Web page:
From misfire to big shot: how the military helped China open up and become a force to be reckoned with
- The PLA took a back seat to economic development in the first decades of the country’s determination to lie low and foster growth
- In expanding its military reach, China has raised suspicions about its regional and global intentions
When late paramount leader Deng Xiaoping gave the order for more than 300,000 People’s Liberation Army troops to cross from southwest China into Vietnam in February 1979, there was more than regional rivalry at stake.
Within a month, the PLA occupied more than a dozen cities in northern and southern Vietnam, overcoming the heavily outnumbered Vietnamese troops and militia. Then on March 16 China suddenly withdrew all of its troops, declaring that it had “successfully given Vietnam a lesson”.
On the surface, Beijing said it was punishing Hanoi for helping Moscow advance its political influence in the region at the expense of China.
But a Chinese military historian, who also served as a senior colonel in the PLA, said Deng’s real goal was to use the conflict to test the ragtag armed forces and cement his domestic agenda of reform and opening up.
“The PLA had not fought for nearly three decades and Deng wanted to use the attack against Vietnam to expose the PLA’s weaknesses in the aftermath of the Cultural Revolution,” the historian said.
While third-party estimates put the Vietnamese death toll at more than 80,000, China paid a great price for its apparent victory – the death of nearly 7,000 Chinese soldiers and the wounding of 15,000 others.
Those casualties gave Deng the justification to overhaul the military, cutting 1.5 million troops and streamlining the armed forces’ administration, the historian said.
It also helped usher in four decades of Deng’s taoguang yanghui, or lie low, policy, which allowed the country to focus on building its economic rather than military strength.
Fast-forward four decades and China has developed into the world’s second-biggest economy and its military has become a multipronged machine, with ambitions to become a blue-water navy capable of projecting power and protecting national interests around the globe.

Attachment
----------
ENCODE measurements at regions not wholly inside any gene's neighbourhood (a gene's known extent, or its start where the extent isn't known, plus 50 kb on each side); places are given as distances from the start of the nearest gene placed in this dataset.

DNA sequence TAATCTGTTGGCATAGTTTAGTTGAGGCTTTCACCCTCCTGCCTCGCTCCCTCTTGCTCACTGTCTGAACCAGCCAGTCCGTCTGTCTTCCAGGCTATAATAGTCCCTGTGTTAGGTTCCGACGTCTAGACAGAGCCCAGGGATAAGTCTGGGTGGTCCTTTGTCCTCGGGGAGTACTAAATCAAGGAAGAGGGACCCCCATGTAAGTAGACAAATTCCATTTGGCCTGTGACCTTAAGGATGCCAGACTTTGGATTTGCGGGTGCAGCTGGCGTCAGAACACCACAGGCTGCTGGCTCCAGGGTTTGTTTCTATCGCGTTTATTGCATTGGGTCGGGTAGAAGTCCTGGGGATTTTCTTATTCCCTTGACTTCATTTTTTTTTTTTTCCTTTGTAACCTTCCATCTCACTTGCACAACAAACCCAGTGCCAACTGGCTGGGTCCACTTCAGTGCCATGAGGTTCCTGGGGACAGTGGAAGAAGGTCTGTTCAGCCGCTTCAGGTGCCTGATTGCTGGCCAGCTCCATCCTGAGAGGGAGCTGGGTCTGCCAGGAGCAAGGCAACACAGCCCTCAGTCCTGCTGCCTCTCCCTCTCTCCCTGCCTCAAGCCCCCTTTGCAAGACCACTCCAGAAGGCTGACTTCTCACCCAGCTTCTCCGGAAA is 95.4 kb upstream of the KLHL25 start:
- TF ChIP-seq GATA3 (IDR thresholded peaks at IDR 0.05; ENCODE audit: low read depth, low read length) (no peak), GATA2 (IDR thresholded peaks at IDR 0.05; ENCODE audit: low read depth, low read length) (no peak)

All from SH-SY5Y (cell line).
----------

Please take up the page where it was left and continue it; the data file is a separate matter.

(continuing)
The foundations for that military strength were laid at the start of the open-door era, when the armed forces became a lower budget priority than economic development.
The Chinese military of four decades ago was a bloated, ineffective bureaucracy sapping national resources and in dire need of change. It had expanded to more than 6 million troops in the mid-1970s after relations with the Soviet Union collapsed, and its top ranks had swollen as PLA officers were sent to head local governments in the turmoil of the Cultural Revolution.
The excesses left few resources for training and weapons.
Macau-based military expert Antony Wong Dong said many of the PLA troops sent to the battlefield in Vietnam were not well-trained, and a lot of their ammunition had expired.
“Guns failed to work properly due to a lack of maintenance, resulting in countless soldiers being killed by their own weapons,” Wong said.
Troops also died because of the disarray caused by late leader Mao Zedong’s decision to abolish military ranks, according to the Chinese historian, who served on the front line.
“The PLA didn’t have a systematic operational command system. Chinese soldiers recognised their commanders by their face,” the historian said.
“When their commander was killed, soldiers would not know who to turn to and would refuse to take orders from a new commander they did not know.”
The military had to shrink and regroup as well as adapt to Deng’s new policy of engagement with the world.
For the first two decades of reform, the PLA had to absorb successive cuts to the defence budget, half a dozen structural overhauls and the demobilisation of more than 3.5 million personnel.
“The PLA had to make all kinds of sacrifices and support the country’s economic, political and diplomatic development,” the historian said.
As funding for defence shrank, Deng allowed the PLA to run their own businesses to support a heaving apparatus of farms, factories and construction teams. At the time, the military was not only responsible for maintaining defences, it had to fund pensions, housing and health programmes.
Many PLA units raised money by selling surplus products from their farms on the open market.